As far as Edgar Wright’s Scott Pilgrim vs. the World, word of mouth led me to finally watch this one. I’m not big on Michael Cera. I mean, he’s funny at what he does, but he only does one thing. Here, he is pretty much the same (albeit a different hoodie), but the film is just done in such a unique, stylish fashion. Adapted from a graphic novel, Scott must defeat his new girlfriend’s 7 evil exes if he has any shot at staying with her. Sounds silly, but I loved it. The screenplay (like Kick-Ass) is clever and the supporting cast is great. If you haven’t seen either of these films and you’re in the mood for a comedy, I would surely recommend both — as they had me laughing out loud.

So that’s it. Ten fun movie superlatives to kick-off the end of 2010. Now to get to those few films I have yet to see – and work on my exalted Top 10 List…and the nominees for the 1st Annual Lantern Awards! I know…you can’t wait, right?

10 Movies To Get Excited About for the 2nd Half of 2010!

So we are well past the halfway point of 2010, and I can say with all sincerity that I have sadly seen only one truly great movie so far. By leaps and bounds, Niels Arden Oplev’s The Girl With the Dragon Tattoo stands, in my opinion, as the best film of the year thus far (perhaps Catherine Breillat’s Bluebeard was great too, so, ok…two movies) . But we still have five months left and you know those “Oscar-type” films will start creeping into theatres come October, which is always something to look forward to. With the summer lackbuster season headed into its final stretch, I thought I’d highlight ten movies to look forward to for the second half of this year. They are in no particular order — just ten movies to get excited about.

#1. Conviction (dir. Tony Goldwyn)

I caught this trailer in the theatres a couple of weeks ago and it screamed Oscar buzz, especially for its two leading actors – Sam Rockwell and Hilary Swank. Rockwell (Choke, Snow Angels, Moon) may very well be his generation’s most underrated actor and it is high time this man starts getting his due. Here, Swank plays a high school dropout and single mother who spends two decades putting herself through law school in order to overturn her brother’s murder conviction. The rest of the cast ain’t so shabby either — Minnie Driver, Peter Gallagher, Juliette Lewis and the always strong Melissa Leo round out what looks to be one of the highlights of the latter part of the year.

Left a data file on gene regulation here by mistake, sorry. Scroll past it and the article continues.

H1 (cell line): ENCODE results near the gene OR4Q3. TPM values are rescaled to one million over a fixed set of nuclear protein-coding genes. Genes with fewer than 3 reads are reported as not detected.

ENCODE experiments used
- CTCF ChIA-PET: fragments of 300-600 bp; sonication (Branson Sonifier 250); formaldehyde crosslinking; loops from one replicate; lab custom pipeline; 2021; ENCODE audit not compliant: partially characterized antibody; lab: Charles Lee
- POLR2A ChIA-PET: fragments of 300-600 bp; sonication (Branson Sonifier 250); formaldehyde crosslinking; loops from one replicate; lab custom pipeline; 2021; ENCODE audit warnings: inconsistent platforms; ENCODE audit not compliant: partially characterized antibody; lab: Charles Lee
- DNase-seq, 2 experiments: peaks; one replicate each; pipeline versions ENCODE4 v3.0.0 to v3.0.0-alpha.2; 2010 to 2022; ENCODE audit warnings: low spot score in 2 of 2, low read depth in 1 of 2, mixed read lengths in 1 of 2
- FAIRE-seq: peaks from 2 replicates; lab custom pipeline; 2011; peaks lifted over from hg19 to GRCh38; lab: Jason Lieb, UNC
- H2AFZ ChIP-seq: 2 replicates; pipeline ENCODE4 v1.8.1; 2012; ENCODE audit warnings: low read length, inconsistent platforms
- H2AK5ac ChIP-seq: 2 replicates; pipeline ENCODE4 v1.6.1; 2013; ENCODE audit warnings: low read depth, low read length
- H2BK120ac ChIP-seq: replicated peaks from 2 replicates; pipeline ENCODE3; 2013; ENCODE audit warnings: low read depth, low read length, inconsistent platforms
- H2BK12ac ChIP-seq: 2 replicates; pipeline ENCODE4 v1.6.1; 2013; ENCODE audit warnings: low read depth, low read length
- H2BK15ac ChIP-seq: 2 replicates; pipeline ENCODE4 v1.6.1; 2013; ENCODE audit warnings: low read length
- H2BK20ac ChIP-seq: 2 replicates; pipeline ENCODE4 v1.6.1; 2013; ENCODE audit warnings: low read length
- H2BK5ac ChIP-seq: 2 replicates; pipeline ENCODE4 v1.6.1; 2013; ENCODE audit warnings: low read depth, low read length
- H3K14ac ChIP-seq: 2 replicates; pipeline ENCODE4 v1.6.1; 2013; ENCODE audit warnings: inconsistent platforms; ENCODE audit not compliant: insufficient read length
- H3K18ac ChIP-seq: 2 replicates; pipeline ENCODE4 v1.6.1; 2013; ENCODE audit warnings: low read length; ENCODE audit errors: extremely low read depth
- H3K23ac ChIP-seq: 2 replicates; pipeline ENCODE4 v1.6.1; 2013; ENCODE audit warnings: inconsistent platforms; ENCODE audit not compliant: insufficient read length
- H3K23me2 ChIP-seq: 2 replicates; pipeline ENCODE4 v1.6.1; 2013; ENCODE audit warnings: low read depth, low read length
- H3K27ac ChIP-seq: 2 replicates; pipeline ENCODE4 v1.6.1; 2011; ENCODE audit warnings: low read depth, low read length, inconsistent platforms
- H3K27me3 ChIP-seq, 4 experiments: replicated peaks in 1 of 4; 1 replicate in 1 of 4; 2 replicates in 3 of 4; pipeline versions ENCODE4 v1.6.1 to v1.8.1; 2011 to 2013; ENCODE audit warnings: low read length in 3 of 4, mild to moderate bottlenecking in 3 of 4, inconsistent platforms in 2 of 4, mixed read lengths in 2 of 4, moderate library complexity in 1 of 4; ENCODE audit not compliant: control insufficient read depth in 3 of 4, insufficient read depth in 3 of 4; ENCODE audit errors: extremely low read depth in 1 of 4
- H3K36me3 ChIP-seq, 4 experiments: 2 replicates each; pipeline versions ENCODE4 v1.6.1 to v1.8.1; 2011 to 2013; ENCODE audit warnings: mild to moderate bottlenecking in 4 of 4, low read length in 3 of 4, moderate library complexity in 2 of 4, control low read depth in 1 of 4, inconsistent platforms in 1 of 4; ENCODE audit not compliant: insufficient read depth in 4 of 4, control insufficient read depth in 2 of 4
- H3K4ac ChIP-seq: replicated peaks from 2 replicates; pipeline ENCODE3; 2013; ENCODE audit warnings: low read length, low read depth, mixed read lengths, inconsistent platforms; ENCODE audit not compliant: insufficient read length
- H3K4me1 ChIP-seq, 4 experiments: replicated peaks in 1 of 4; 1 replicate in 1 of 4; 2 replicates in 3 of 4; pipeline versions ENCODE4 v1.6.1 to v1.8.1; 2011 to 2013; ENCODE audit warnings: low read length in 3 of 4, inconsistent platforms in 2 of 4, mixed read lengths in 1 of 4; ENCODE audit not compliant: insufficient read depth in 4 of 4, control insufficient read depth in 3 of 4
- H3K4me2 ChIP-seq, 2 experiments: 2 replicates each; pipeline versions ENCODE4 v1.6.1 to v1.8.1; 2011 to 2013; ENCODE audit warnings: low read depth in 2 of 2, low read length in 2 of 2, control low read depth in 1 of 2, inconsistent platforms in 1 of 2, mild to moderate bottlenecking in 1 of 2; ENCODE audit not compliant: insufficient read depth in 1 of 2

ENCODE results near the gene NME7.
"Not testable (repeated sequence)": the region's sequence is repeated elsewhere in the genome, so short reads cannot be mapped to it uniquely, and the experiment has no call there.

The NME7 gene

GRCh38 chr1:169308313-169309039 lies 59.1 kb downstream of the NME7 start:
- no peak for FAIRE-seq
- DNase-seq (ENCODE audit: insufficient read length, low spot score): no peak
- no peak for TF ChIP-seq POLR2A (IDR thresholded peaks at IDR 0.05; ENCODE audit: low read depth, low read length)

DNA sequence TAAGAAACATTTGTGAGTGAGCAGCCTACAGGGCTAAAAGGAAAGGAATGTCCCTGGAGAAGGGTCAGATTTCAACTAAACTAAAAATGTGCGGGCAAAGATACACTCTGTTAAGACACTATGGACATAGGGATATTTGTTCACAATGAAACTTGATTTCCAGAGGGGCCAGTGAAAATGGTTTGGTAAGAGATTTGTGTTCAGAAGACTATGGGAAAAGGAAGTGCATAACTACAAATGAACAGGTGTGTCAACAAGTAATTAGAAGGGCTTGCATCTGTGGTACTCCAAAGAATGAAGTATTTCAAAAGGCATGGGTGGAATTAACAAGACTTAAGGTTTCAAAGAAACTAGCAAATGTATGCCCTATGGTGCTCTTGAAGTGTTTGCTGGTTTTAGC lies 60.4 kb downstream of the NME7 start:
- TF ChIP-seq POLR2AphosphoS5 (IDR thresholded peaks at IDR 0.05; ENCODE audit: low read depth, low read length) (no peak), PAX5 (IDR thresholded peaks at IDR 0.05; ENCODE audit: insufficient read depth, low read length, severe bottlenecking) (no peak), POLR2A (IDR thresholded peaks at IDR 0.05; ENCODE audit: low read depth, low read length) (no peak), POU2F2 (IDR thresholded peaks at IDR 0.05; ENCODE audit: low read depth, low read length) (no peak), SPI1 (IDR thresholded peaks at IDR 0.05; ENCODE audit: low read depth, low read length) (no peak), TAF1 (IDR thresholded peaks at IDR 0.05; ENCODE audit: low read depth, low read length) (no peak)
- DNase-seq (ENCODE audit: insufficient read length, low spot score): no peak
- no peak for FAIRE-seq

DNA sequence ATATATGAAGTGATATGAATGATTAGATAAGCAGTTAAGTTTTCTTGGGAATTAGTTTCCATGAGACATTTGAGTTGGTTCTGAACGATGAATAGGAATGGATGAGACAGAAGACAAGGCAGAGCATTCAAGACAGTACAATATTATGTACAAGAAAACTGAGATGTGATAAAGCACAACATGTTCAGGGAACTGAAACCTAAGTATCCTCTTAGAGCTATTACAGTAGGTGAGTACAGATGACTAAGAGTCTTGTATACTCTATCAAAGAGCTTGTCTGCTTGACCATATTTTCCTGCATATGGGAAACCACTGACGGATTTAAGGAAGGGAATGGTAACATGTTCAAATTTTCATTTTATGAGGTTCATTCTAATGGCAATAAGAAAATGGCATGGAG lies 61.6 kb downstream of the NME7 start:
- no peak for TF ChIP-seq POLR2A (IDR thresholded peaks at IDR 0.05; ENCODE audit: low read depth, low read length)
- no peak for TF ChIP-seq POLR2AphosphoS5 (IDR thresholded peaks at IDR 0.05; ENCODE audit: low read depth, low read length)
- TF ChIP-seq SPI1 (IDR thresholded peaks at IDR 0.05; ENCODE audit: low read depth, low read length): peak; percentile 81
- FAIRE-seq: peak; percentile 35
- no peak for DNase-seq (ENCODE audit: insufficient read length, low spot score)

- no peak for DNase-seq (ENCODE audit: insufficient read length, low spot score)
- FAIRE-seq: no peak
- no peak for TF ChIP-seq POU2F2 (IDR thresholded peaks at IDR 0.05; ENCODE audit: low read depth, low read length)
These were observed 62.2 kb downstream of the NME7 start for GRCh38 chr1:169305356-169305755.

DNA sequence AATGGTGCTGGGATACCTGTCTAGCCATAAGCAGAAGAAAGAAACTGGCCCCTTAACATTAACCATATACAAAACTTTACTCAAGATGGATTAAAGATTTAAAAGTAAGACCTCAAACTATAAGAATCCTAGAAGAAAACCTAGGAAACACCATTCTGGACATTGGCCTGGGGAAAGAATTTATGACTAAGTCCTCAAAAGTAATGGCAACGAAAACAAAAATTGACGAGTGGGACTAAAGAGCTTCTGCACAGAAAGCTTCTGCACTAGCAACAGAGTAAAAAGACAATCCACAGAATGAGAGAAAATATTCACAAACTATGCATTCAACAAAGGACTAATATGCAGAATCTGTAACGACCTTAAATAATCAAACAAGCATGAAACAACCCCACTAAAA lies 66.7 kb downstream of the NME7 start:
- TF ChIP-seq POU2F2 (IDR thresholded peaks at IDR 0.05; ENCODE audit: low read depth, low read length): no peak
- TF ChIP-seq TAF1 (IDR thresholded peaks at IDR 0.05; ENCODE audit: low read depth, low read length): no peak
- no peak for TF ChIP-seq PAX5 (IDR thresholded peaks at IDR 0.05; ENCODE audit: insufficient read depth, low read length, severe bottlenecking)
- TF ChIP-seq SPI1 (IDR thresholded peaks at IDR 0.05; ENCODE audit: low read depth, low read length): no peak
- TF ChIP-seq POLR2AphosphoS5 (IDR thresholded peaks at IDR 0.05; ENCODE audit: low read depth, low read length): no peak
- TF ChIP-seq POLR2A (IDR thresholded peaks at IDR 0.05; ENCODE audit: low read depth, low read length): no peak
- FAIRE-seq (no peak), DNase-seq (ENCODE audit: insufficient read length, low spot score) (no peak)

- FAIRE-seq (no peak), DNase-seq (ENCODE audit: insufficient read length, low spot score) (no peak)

#2. Secretariat (dir. Randall Wallace)

Walt Disney Pictures releases this film which tells the rousing story of Penny Chenery (Diane Lane), whose freak of a horse, Secretariat won the ever-elusive Triple Crown in 1973. Taking over for her ailing father, Chenery enters into the male-dominated world of horse racing and fights against all odds to produce one of the most successful champions of the 20th century. This marks the first film Wallace has helmed since 2002’s We Were Soldiers and looks to be a very heartwarming and inspiring film. John Malkovich, Scott Glenn and James Cromwell co-star in this true story. I was a tremendous fan of the wonderful Seabiscuit and though this is an altogether different tale, I remain hopeful that it is just as good.

#3. Wall Street 2: Money Never Sleeps (dir. Oliver Stone)

I’m usually not one for sequels, but this one just looks too damned good. The trailer, played to the backdrop of the classic “Sympathy for the Devil,” had me right away and thankfully, Stone, one of America’s most powerful directors, is behind it all. And he could use a rebound after a few clunkers in recent years – fingers crossed, this one looks like the real deal, despite the presence of Shia LaBeouf.  The disgraced Gordon Gekko (Michael Douglas, reprising his Oscar-winning performance) is out of prison and back on the stockmarket scene. Considering the state of our nation’s current economy woes, the film couldn’t have better timing. Jacob Moore (LaBeouf) is a young trader who teams up with Gekko to alert the financial world of its impending troubles — and also to seek out the murderer of his mentor. Eli Wallach, Josh Brolin, Carey Mulligan, Susan Sarandon — and yes, Charlie Sheen, round out the cast. Ah, greed….

#4. Megamind (dir. Tom McGrath)

This one, from Dreamworks Animation, sets up the ultra heavyweight match we’ve all been waiting for — Ferrell vs. Pitt, and looks like a lot of fun for moviegoers of all ages. Will Ferrell lends the voice for the title character, a super-evil villain who becomes quite bored after killing his arch enemy. Since there is no one left to fight, he creates a new rival in Titan (Jonah Hill). But things don’t really go Megamind’s way once Titan sets out to destroy the world instead! Brad Pitt is the voice of Metro Man and Tina Fey also provides some vocal work to what looks to be a very humorous satire on what we have come to expect of the superhero genre.

#5. Jack Goes Boating (dir. Philip Seymour Hoffman)

This strikes me as being a sleeper hit of the Fall season. Hoffman makes his directorial debut with this film, based on the Robert Glaudini play that Hoffman starred in and helped develop off-Broadway. John Ortiz and Daphne Rubin-Vega are also back, reprising their stage roles. Set in New York City, Hoffman plays Jack, a socially challenged hermit who spends the better part of a year preparing for a blind date. Based on the trailer, this looks like a wonderfully quirky, charming and romantic film and you can see that Hoffman is ideal for this eccentric role. This looks like the kind of movie I always embrace, and of all the films on this list, this may be the one I am most looking forward to.

#6. The Fighter (dir. David O. Russell)